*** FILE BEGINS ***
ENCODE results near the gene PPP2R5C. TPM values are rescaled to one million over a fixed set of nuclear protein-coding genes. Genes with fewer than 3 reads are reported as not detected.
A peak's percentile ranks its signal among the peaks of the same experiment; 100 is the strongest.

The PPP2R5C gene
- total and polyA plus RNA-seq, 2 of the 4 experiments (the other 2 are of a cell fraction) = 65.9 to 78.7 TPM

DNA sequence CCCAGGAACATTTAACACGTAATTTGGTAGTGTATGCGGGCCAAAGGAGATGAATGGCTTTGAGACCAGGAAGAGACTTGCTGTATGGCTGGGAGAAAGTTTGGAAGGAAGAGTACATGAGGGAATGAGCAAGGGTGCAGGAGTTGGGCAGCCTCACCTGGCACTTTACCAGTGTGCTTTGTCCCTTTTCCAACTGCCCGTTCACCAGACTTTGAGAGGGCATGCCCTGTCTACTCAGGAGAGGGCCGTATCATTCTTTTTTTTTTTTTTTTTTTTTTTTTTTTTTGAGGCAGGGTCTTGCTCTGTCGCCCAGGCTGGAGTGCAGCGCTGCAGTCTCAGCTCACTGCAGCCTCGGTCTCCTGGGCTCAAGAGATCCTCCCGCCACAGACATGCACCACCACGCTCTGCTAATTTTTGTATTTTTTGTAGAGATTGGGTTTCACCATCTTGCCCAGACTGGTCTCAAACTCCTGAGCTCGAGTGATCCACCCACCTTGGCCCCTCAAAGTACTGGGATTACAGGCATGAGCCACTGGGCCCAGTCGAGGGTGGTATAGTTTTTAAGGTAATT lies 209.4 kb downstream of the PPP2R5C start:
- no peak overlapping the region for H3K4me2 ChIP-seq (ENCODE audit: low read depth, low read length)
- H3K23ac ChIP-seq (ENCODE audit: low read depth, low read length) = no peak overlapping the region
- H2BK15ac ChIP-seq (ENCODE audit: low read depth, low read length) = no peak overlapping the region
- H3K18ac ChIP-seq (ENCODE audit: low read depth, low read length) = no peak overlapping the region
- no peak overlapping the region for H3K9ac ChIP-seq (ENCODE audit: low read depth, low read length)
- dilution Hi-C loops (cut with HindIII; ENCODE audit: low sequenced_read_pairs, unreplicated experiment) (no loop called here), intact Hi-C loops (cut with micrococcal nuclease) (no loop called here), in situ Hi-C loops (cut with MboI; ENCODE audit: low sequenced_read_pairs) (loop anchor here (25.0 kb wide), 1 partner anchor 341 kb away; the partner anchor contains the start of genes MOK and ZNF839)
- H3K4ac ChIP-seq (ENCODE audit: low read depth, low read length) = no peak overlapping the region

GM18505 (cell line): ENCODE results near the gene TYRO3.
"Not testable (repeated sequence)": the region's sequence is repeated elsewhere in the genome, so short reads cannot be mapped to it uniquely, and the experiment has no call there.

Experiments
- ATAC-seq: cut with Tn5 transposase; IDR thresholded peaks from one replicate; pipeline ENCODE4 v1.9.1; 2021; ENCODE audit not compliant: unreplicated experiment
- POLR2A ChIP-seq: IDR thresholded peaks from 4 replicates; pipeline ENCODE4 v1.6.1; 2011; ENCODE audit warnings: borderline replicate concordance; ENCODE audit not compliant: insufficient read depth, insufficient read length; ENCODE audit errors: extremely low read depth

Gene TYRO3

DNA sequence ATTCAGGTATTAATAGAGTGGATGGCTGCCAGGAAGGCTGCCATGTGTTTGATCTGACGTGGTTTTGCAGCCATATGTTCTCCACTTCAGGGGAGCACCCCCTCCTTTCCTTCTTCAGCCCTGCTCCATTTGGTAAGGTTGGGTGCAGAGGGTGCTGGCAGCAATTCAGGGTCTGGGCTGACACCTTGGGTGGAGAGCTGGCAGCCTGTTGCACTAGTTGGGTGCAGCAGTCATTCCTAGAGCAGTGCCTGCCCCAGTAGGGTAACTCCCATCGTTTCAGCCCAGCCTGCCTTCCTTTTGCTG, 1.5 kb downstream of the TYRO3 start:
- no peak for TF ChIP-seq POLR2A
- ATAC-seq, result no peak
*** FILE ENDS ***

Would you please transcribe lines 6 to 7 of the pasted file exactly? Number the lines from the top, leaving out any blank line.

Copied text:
- no peak overlapping the region for H3K4me2 ChIP-seq (ENCODE audit: low read depth, low read length)
- H3K23ac ChIP-seq (ENCODE audit: low read depth, low read length) = no peak overlapping the region